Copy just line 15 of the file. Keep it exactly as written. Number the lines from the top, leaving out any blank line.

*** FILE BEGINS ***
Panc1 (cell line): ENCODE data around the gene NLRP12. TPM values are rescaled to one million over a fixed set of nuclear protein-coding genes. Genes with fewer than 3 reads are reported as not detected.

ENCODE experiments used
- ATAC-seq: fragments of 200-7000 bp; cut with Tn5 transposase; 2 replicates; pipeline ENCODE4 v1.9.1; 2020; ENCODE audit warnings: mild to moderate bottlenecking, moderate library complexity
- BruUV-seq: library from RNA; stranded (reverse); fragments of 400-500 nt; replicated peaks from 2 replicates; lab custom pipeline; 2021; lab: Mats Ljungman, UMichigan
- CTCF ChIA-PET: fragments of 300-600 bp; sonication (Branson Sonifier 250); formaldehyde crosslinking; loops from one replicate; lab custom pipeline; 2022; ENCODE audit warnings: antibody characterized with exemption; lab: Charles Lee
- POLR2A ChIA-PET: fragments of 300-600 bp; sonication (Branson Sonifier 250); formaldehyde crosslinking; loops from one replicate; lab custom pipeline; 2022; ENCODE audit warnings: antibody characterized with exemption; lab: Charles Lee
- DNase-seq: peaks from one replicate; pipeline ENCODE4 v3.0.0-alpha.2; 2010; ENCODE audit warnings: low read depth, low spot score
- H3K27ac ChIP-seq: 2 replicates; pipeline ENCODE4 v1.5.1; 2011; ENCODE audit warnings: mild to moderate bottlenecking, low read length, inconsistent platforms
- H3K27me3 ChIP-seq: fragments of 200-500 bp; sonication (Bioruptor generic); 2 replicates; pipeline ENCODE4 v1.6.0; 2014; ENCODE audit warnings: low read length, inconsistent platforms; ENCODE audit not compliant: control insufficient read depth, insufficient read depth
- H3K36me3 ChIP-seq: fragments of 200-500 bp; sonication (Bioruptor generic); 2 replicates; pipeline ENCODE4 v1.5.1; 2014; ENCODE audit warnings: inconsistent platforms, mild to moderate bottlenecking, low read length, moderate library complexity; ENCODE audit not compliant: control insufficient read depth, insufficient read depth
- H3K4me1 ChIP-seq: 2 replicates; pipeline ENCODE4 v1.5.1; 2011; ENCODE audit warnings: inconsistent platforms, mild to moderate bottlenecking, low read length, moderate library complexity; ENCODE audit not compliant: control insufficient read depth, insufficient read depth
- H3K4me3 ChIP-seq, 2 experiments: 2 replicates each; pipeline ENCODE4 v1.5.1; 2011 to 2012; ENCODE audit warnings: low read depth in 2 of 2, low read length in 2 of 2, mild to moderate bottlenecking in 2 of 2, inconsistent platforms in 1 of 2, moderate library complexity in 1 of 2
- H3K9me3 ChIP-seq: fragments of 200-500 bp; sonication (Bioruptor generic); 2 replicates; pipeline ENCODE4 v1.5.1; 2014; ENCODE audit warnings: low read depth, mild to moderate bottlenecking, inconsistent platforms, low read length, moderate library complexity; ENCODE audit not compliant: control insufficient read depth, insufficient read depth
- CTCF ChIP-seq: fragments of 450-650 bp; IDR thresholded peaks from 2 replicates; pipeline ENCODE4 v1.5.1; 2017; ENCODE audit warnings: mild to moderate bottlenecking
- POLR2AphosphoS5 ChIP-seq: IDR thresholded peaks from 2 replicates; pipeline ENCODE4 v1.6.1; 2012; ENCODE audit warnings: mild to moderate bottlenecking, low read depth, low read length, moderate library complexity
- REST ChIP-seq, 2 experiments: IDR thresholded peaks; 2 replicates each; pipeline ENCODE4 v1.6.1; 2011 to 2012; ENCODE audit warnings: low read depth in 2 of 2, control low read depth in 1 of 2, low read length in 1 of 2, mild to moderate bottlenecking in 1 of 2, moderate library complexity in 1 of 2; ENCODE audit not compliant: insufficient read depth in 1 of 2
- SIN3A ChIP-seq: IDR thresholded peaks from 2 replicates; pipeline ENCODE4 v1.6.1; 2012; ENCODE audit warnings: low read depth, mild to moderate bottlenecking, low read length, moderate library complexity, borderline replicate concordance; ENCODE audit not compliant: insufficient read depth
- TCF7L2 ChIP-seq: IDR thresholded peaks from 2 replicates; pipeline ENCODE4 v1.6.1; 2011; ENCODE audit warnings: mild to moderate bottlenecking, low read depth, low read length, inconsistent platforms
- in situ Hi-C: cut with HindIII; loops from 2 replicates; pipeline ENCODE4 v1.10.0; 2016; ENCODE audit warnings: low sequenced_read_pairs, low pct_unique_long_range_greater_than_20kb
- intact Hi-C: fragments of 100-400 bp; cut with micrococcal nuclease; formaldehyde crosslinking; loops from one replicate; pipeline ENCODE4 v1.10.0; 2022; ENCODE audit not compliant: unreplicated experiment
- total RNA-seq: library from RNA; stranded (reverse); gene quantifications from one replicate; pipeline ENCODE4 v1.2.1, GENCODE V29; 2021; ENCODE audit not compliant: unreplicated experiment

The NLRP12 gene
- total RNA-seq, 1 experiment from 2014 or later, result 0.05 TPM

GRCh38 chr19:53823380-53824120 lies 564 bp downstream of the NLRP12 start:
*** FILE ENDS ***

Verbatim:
- POLR2AphosphoS5 ChIP-seq: IDR thresholded peaks from 2 replicates; pipeline ENCODE4 v1.6.1; 2012; ENCODE audit warnings: mild to moderate bottlenecking, low read depth, low read length, moderate library complexity